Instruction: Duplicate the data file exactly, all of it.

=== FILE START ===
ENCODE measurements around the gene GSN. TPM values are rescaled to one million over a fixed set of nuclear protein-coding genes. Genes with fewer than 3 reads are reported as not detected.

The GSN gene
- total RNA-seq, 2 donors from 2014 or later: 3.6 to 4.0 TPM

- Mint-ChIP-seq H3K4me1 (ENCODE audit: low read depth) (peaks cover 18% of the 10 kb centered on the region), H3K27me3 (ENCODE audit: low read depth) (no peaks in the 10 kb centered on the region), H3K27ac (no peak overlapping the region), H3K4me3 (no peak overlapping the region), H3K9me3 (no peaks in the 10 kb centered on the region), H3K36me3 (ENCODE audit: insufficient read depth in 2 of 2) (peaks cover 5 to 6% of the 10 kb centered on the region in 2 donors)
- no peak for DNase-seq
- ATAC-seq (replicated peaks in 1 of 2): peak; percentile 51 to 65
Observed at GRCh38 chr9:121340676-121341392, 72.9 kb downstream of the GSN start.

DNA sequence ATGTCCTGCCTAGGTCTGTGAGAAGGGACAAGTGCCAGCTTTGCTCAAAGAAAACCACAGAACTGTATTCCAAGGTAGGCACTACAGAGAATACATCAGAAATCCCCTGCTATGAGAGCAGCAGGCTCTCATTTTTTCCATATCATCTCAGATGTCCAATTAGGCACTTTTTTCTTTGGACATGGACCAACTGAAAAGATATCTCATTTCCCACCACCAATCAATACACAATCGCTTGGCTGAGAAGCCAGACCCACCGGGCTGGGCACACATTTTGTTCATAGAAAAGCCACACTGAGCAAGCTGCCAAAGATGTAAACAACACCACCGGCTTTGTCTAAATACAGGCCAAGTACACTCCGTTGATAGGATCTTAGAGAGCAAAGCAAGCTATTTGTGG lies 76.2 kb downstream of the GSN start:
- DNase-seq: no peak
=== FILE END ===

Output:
ENCODE measurements around the gene GSN. TPM values are rescaled to one million over a fixed set of nuclear protein-coding genes. Genes with fewer than 3 reads are reported as not detected.

The GSN gene
- total RNA-seq, 2 donors from 2014 or later: 3.6 to 4.0 TPM

- Mint-ChIP-seq H3K4me1 (ENCODE audit: low read depth) (peaks cover 18% of the 10 kb centered on the region), H3K27me3 (ENCODE audit: low read depth) (no peaks in the 10 kb centered on the region), H3K27ac (no peak overlapping the region), H3K4me3 (no peak overlapping the region), H3K9me3 (no peaks in the 10 kb centered on the region), H3K36me3 (ENCODE audit: insufficient read depth in 2 of 2) (peaks cover 5 to 6% of the 10 kb centered on the region in 2 donors)
- no peak for DNase-seq
- ATAC-seq (replicated peaks in 1 of 2): peak; percentile 51 to 65
Observed at GRCh38 chr9:121340676-121341392, 72.9 kb downstream of the GSN start.

DNA sequence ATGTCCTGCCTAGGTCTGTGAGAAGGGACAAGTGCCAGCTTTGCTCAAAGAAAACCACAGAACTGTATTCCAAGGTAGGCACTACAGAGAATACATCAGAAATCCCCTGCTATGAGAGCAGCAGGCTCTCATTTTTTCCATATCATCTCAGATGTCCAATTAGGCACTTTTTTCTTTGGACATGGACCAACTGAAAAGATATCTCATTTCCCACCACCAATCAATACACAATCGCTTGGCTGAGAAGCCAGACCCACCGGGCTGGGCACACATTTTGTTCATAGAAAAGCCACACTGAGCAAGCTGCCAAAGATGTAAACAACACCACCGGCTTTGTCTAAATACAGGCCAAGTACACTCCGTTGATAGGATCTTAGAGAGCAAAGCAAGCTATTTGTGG lies 76.2 kb downstream of the GSN start:
- DNase-seq: no peak